BackBackNextNext
Constructive Confrontation: Helping Your Employee Succeed
Ideally, meeting with your employee and discussing performance problems leads to self-correction. However, when a chronic personal problem contributes to performance problems, it is more likely that self-correction will last only a few days or weeks spurred by a renewed sense of self-control that follows a confrontation with the supervisor.

Sometimes troubled employees confronted with performance shortcomings get help for personal problems immediately and you may not know it. Others try harder to use willpower, or remain in denial that a personal problem is causing their performance problems. These employees may eventually need a supervisor referral to the EAP before they can be helped. Some will not seek help until motivated by the possibility or certainty of disciplinary action.

An employee does not have to "want help" before a referral to the EAP can work. The requirement of "wanting" help first, before one can be helped, is a myth about the helping process.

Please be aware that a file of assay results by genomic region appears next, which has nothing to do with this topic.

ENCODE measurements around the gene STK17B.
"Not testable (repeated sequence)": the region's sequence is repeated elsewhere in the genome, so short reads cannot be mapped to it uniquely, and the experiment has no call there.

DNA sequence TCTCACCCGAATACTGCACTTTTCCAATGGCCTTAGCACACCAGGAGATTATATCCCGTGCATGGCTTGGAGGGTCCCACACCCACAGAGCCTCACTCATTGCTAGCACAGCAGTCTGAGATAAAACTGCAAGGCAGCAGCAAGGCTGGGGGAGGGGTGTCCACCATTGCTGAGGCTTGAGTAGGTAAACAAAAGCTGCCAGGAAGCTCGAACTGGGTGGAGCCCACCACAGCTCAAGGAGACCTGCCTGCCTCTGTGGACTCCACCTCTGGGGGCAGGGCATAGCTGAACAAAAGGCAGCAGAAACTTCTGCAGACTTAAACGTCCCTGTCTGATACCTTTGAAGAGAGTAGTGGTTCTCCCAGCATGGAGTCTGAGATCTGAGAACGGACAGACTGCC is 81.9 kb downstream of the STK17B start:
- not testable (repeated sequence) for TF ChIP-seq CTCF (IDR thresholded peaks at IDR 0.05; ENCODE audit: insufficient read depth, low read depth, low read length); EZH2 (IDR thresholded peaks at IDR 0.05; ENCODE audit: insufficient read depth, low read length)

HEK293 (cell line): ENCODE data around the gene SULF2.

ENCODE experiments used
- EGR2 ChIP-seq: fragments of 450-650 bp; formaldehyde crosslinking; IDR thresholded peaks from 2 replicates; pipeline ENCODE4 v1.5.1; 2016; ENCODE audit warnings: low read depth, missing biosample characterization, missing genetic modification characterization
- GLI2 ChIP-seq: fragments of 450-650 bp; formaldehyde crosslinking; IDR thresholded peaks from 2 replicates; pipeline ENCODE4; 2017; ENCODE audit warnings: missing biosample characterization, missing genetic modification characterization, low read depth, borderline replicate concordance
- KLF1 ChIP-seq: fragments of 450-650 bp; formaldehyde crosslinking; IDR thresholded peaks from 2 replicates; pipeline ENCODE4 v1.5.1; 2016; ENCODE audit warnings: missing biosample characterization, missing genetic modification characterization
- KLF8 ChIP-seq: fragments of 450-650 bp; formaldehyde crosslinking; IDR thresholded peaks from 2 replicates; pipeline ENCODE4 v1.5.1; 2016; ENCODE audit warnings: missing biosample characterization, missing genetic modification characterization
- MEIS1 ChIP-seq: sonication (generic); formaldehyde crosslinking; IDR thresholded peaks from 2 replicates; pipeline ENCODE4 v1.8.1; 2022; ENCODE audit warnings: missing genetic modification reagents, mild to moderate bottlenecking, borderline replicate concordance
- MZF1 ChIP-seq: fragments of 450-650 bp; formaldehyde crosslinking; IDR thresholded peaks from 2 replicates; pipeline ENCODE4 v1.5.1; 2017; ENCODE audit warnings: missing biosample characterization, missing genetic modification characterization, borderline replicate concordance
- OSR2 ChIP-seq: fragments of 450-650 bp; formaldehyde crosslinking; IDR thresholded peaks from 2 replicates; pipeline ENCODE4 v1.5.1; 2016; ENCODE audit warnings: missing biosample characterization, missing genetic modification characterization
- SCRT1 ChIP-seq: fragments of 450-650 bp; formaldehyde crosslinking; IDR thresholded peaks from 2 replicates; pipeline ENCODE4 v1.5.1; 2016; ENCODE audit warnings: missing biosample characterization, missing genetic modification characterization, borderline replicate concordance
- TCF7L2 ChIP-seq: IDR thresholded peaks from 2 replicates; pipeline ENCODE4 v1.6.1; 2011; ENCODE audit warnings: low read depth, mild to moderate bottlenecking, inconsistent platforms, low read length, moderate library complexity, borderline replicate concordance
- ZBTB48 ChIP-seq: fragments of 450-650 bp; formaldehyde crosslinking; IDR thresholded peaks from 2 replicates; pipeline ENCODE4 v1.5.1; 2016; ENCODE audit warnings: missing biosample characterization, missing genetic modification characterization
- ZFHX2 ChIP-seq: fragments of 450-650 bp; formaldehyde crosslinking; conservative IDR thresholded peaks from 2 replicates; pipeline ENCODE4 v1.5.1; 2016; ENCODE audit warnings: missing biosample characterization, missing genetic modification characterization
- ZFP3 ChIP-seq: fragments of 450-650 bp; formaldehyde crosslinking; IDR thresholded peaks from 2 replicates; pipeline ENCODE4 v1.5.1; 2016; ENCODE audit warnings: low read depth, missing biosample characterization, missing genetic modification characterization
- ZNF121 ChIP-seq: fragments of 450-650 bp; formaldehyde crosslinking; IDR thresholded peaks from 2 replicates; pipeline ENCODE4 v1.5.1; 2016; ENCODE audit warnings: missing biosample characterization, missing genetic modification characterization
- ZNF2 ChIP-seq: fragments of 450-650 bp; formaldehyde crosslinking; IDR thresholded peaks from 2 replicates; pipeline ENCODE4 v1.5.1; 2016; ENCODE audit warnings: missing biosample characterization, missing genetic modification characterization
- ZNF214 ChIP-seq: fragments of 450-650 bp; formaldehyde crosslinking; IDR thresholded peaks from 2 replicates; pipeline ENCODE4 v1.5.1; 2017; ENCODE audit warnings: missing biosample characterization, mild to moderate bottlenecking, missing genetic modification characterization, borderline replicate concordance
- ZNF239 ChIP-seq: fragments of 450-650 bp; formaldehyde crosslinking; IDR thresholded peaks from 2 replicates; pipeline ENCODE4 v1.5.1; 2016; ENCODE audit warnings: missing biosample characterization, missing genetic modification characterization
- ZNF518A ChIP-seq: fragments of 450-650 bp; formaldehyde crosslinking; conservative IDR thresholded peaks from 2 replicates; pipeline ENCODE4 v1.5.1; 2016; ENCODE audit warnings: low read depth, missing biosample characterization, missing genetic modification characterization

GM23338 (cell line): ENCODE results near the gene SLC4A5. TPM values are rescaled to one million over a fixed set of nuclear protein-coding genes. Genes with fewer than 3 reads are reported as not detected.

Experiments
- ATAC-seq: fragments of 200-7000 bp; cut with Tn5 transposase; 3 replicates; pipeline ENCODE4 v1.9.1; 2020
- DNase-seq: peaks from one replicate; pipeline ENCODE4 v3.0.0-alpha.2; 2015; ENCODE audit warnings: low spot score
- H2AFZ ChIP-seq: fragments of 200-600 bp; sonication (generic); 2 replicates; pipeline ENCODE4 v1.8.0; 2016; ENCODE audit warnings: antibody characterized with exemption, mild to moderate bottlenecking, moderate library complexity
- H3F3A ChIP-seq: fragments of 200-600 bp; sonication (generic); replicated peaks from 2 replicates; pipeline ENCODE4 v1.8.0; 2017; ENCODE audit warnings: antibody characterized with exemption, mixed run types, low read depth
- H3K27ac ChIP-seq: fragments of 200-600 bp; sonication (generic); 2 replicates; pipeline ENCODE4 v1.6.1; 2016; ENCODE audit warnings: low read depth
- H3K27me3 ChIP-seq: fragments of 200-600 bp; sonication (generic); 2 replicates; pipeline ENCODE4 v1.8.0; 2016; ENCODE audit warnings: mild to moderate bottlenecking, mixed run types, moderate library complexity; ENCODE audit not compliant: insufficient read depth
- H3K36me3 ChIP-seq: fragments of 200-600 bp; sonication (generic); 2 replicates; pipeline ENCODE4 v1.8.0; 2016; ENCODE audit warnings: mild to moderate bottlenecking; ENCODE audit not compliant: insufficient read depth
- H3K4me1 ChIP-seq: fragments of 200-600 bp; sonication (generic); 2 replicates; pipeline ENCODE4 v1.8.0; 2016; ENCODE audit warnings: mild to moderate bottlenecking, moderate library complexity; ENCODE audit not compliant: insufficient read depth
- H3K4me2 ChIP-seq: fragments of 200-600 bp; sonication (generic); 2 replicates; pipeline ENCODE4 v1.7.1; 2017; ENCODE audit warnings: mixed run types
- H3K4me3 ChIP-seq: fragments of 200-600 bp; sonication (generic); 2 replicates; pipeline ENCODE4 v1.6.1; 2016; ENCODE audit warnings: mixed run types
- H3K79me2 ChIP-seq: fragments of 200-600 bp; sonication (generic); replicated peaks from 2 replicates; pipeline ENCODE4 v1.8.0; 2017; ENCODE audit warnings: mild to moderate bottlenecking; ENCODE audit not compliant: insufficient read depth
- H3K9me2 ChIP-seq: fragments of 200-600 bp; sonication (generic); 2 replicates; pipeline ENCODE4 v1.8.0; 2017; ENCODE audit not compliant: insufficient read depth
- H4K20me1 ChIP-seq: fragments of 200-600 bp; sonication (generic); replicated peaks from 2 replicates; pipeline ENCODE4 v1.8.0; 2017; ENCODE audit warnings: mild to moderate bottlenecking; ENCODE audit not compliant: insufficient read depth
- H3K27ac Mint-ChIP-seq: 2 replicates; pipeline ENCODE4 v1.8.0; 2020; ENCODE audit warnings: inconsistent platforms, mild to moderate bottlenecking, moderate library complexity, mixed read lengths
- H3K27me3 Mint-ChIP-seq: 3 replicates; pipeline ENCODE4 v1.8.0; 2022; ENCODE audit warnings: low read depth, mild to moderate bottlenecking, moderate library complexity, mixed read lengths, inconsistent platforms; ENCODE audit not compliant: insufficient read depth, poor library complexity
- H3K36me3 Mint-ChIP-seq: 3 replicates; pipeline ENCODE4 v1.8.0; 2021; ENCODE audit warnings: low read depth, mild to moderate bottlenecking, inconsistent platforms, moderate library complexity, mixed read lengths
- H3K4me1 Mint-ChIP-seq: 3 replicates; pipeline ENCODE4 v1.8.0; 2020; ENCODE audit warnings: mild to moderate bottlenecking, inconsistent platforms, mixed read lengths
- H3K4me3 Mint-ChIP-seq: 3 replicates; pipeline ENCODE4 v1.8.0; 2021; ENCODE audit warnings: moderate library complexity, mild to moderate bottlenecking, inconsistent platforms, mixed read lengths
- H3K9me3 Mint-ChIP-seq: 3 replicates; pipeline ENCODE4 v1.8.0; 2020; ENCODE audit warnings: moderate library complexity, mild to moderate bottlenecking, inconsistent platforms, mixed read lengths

Steps in confrontation:

  1. Be direct and formal in your discussion with your employee. Ask why performance problems are continuing, and what the employee believes is wrong. If personal, recommend the EAP. If work-related, consider an appropriate intervention or response.
  2. Confronting your employee immediately after a performance-related incident is helpful in reducing denial and facilitating a constructive meeting that will motivate your employee.
  3. State your observations and use your documentation (which should not be a surprise to the employee) in your corrective interview.
  4. Make an agreement with your employee that specifies "what" and "when" improvements in performance will be forthcoming. Schedule a date for a follow-up meeting.
Corrective Letter to Motivate Change Sample Corrective Letter to Motivate Change (print and retain for your future reference.)4.1.2 4.1b Suggested outline for a corrective letter.
(Click on image to left)
BackBackNextNext